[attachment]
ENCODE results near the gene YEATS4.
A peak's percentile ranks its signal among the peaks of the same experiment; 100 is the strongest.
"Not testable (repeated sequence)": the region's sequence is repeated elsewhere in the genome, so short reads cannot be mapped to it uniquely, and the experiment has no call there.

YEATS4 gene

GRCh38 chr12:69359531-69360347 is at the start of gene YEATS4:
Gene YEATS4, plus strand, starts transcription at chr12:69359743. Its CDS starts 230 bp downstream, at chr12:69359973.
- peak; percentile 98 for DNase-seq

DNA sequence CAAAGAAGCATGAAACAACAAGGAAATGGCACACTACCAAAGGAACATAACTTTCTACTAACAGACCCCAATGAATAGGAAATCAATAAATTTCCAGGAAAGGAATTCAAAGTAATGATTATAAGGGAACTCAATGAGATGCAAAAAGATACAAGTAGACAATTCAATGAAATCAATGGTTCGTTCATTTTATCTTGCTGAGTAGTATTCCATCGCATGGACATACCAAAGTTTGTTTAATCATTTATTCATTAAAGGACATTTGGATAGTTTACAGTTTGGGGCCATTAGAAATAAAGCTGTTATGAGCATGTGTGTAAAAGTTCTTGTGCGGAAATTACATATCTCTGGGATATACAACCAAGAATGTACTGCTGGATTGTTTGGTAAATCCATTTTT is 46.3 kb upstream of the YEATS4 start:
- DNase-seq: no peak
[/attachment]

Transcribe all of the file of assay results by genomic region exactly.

ENCODE results near the gene YEATS4.
A peak's percentile ranks its signal among the peaks of the same experiment; 100 is the strongest.
"Not testable (repeated sequence)": the region's sequence is repeated elsewhere in the genome, so short reads cannot be mapped to it uniquely, and the experiment has no call there.

YEATS4 gene

GRCh38 chr12:69359531-69360347 is at the start of gene YEATS4:
Gene YEATS4, plus strand, starts transcription at chr12:69359743. Its CDS starts 230 bp downstream, at chr12:69359973.
- peak; percentile 98 for DNase-seq

DNA sequence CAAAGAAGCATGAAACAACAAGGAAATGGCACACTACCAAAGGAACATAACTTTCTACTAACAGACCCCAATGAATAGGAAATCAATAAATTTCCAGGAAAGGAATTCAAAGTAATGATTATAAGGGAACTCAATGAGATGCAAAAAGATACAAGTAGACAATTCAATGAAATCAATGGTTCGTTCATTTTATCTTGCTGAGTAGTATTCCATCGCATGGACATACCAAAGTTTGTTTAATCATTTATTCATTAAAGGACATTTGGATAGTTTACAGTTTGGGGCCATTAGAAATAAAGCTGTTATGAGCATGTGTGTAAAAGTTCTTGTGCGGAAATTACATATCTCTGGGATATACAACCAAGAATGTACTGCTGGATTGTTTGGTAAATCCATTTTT is 46.3 kb upstream of the YEATS4 start:
- DNase-seq: no peak